Just how valuable is your career to you?
Lean In: Women, Work, and the Will to Lead is a 2013 book written by Sheryl Sandberg, the chief operating officer of Facebook, and Nell Scovell, TV and magazine writer. In it she draws on her own career experience of working in some of the world’s most successful businesses and comes to a number of conclusions.
Sheryl Sandberg evangelizes that for women to reach their true potential in their career they need to avoid “leaning away” in other words: women must be totally dedicated to their chosen profession. Thoughts of children and family are distractions to be avoided.
I disagree with the main proposition of Sandburg’s book that to have a really wonderful life then you must focus on your career, earn as much as possible and seek power. To attain these you must devote yourself to working longer and harder.
As software engineer Kate Heddleston commented
Women in tech are the canary in the coal mine. Normally when the canary in the coal mine starts dying you know the environment is toxic and you should get the hell out. Instead, the tech industry is looking at the canary, wondering why it can’t breathe, saying “Lean in, canary. Lean in!” When one canary dies they get a new one because getting more canaries is how you fix the lack of canaries, right? Except the problem is that there isn’t enough oxygen in the coal mine, not that there are too few canaries.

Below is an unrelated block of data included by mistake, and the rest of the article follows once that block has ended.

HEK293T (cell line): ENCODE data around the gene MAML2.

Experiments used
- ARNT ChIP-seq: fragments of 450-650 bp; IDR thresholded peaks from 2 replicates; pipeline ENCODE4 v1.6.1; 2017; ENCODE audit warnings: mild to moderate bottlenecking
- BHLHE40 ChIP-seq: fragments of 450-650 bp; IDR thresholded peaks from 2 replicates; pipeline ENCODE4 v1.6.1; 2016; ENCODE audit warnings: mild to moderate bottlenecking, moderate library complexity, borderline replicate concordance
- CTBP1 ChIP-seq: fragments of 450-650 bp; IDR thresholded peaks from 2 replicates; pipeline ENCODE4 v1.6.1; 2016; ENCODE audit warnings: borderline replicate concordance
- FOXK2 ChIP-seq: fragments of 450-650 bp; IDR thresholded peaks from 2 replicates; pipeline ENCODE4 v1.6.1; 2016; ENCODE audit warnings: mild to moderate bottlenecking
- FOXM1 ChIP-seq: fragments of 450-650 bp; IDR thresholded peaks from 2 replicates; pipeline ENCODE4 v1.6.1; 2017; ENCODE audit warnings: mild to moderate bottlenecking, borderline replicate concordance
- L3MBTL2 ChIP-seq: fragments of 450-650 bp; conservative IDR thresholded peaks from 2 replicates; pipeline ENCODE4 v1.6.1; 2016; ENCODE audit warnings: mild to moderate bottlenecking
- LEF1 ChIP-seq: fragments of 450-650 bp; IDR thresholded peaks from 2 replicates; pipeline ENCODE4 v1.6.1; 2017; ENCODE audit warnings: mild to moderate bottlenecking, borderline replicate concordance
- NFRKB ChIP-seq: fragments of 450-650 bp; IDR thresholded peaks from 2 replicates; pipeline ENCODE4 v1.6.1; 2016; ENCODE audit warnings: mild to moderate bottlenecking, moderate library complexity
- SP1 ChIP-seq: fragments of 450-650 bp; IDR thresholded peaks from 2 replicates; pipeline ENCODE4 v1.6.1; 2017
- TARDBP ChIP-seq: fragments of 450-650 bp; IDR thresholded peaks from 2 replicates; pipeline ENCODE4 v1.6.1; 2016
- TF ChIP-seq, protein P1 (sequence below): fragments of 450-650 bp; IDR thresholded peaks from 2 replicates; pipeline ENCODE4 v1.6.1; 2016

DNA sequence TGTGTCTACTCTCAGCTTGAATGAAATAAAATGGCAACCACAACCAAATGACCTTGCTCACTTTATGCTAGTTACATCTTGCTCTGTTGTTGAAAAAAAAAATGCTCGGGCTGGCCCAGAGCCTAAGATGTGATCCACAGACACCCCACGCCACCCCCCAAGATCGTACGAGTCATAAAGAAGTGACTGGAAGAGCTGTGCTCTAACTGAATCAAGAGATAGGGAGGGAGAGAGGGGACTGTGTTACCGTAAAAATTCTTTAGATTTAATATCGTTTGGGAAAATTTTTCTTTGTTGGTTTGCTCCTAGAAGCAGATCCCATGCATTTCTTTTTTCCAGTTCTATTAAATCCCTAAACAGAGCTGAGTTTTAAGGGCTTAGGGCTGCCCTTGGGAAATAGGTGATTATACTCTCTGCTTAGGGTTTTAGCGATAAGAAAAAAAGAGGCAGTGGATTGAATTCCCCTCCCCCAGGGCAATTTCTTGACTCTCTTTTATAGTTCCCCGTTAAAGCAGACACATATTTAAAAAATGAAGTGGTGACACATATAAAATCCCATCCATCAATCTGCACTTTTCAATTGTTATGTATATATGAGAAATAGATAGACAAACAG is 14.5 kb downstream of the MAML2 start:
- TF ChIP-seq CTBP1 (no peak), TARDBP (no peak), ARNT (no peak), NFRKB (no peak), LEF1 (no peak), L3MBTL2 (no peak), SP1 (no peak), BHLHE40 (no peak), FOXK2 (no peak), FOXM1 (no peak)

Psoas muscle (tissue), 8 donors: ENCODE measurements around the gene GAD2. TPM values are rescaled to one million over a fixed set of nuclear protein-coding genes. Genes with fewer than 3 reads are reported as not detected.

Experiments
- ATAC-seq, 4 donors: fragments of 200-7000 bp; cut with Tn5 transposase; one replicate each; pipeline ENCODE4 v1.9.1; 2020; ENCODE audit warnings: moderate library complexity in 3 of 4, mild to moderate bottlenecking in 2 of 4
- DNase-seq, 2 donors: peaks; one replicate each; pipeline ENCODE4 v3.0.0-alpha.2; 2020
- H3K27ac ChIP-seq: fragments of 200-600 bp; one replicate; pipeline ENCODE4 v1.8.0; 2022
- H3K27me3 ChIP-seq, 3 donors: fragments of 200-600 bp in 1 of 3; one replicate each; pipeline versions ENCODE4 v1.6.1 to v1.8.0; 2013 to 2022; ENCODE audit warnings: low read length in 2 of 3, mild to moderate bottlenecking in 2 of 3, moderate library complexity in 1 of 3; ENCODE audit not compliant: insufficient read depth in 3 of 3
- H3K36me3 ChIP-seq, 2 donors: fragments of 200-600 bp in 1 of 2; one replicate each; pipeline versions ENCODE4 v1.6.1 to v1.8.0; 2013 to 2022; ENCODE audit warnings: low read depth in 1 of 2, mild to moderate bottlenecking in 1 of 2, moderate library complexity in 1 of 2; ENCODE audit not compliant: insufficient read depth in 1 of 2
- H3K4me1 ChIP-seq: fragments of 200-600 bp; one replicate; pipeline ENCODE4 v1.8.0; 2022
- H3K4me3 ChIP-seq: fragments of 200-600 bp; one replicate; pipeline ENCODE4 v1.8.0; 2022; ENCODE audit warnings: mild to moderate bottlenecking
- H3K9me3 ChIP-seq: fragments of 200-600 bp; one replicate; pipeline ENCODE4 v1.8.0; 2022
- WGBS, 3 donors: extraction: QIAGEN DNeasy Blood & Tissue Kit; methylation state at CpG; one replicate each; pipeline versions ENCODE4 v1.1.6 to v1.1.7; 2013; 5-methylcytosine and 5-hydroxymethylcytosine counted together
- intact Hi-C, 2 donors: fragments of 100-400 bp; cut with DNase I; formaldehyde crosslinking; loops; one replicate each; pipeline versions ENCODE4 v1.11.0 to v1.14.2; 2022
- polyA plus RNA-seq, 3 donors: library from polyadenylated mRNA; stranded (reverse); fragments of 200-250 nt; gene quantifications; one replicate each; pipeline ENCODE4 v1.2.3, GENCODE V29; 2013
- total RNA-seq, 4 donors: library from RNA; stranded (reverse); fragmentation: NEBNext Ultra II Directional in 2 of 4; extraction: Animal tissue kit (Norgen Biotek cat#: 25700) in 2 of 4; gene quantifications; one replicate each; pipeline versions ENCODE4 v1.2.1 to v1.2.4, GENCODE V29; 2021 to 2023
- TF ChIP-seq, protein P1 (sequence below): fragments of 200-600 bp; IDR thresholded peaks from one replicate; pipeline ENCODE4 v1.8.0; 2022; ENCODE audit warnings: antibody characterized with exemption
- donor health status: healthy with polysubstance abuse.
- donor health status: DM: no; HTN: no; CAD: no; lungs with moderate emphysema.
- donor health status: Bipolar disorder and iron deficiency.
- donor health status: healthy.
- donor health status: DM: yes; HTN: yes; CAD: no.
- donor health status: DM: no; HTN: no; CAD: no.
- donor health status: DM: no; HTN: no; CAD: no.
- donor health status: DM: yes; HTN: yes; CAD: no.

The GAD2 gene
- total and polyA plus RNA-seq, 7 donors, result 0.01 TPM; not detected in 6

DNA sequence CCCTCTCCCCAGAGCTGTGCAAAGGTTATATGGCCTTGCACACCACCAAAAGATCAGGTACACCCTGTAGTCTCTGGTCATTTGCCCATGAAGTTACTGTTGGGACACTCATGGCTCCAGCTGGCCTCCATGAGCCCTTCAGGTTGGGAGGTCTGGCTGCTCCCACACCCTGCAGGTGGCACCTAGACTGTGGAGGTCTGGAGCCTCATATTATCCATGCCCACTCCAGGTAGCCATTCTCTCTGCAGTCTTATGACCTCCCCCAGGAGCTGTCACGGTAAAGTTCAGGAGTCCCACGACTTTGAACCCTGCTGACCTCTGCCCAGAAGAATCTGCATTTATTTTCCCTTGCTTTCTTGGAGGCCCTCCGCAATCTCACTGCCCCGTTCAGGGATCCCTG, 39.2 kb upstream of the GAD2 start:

The book raises valuable questions about the individual choices that govern happiness and success. But to simply focus on your career is fundamentally wrong. Take a look around you as you commute to your job. Streams of stressed out, overworked employees that in the majority of cases would rather be somewhere else. And what’s more: CEOs who force workers, of both genders, towards burnout are taking chances with the longer-term success of their company.
Sure, Lean In to your career if you feel that’s important. But also Lean Back.
And think …
What’s REALLY important in life.
Then go and do it.
What do you think? Leave a comment below:
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